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I want to do a one-sided integer commitment scheme. I.e. the whole process must be non-interactive where I at one point first publicly reveal some data and then at a later time reveal the committed integer which then can be verified.

In the pedersen commitment scheme we have six pieces of data $p$, $c$, $g$, $h$, $x$, $r$. $p$ is the prime order of the group. $c$ is simply $g^x·h^r \bmod p$. $g$ and $h$ are generators of $\mathbb Z_{p\mathbb Z}^*$. $x$ is the committed value and $r$ is a random element.

The scheme would then proceed as follows.

  1. We choose a prime $p$ and generators $g$ and $h$. Can this be some fixed elements that are used every time or must we pick new ones for each run? If so, how? $p=2g+1$ would work, but what about $h$?

  2. We pick our committed $x$ and generate a random element $r$ in the group.

  3. We calculate $c$ and publish $p$, $g$, $h$ and $c$.

  4. To reveal, we simply reveal $x$ and $r$, which then can be verified by recalculating $c$.

Would this be a correct implementation or have I misunderstood something?

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migrated from May 1 '13 at 22:53

This question came from our site for information security professionals.

The non-interactive version of information-theoretically hiding commitment (such as Pedersen commitment) uses a setup string which the verifiers must trust was generated in a way that was not significantly controlled by the committer. $\:$ To be "really" non-interactive, a commitment scheme should be perfectly binding. – Ricky Demer May 2 '13 at 6:32
A group of a hidden order is useful to commit to an integer. Pedersen commitment scheme is for an element of $\mathbb Z/n \mathbb Z$, ring of residues modulo group order, which is a prime divisor of $(p-1)$. – Vadym Fedyukovych Jan 19 '15 at 21:24
up vote 3 down vote accepted

r can only be reused by coincidence (i.e., it must be selected independently each time).
There is not problem with giving multiple commitments to the same x.
In the following, p will be the modulus and q will be the order of the group.

Definition: $\:$ range(n) is the set of non-negative integers that are less than n

The following conditions guarantee the perfect hiding property:

p and q must be primes such that $\:p-1\:$ is a multiple of q.
g and h must satisfy $\: \operatorname{mod}\left(g^{\hspace{.01 in}q},p\right) = \operatorname{mod}\left(h^{\hspace{.01 in}q},p\right) = 1 \neq \operatorname{mod}(h,p) \;\;$.
r must be generated as a random element of range(q).

The following conditions are for the computational binding property:

p and q must be odd primes such that $\:p-1\:$ is a multiple of q. $\;\;$ Set $\: j = \frac{p-1}q \;$. $\;\;$ For k the security parameter, q should be bigger than $2^{\hspace{.005 in}2\cdot k}$ and p should be about the size of an RSA modulus (for the
same security parameter). $\;\;$ I'm not aware of any way for an adversarial committer to benefit from
being able to choose the particular p and q. $\:$ I'm also not aware of any argument that there is no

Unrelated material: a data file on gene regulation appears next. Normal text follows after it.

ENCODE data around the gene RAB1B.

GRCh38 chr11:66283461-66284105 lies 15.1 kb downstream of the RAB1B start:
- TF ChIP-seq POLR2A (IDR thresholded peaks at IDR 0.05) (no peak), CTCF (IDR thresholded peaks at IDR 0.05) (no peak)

way for an adversarial committer to benefit from that. $\:$ h must be determined before u is generated.
Next, generate u as a random element of range(p-3) and then set $\: g = \operatorname{mod}\left((2+u)^{\hspace{.02 in}j},p\right) \;$.
(It does not matter whether or not u gets revealed.) $\:$ Finally, x must be an element of range(q).

My understanding of how to generate p and q is to either

find an odd prime q and then search for even j such that $\:\left(\hspace{.02 in}j\hspace{-0.03 in}\cdot \hspace{-0.03 in}q\right)+1\:$ is prime
choose j to be even, then search for odd q such that q and $\:\left(\hspace{.02 in}j\hspace{-0.03 in}\cdot \hspace{-0.03 in}q\right)+1\:$ are both prime

although I think there's no useful proven bound on the
average amount of time either of those methods would take.

At least heuristically, $\:\operatorname{mod}\left(2^{\hspace{.02 in}j},p\right)\:$ is highly likely to satisfy the conditions required for h.
If it does, then I think it would be the canonical value of h. $\;\;$ If it doesn't, then I would recommend
trying values v in range(p-5) until $\:\operatorname{mod}\left((3+v)^{\hspace{.02 in}j},p\right)\:$ satisfies the conditions required for h.
When v is sampled randomly from range(p-5), the probability that
$\operatorname{mod}\left((3+v)^{\hspace{.02 in}j},p\right)\:$ does not satisfy those conditions is less than $\:\frac1q\:$.

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The j in my answer is called the cofactor. $\:$ – Ricky Demer May 4 '13 at 22:03

Yes, $p$, $g$ and $h$ are system parameters. $g$ and $h$ only need to generate large prime subgroups of $\mathbb{F}_p^{*}$, and the equation $p=2g+1$ is not required. (In fact, if I understand what you mean correctly, it does not always suffice as $-1/2$ has the same order as $2$)

It is important that $g$ and $h$ not be related by a known equation of the form $g=h^k$, because in that case the commitment is easily forgeable. One solution is to fix $g$ and $h$ to be small integers, and verify they have large prime order modulo some prime $p$.

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What do you mean by "prime subgroups"? $\:$ (Just prime-order subgroups would not be sufficient.) – Ricky Demer May 2 '13 at 6:21
Large prime order is to ensure discrete log is sufficiently hard. – Watson Ladd May 2 '13 at 23:16
For the hiding property, $g$ must be in the subgroup generated by $h$. $\:$ – Ricky Demer May 2 '13 at 23:42

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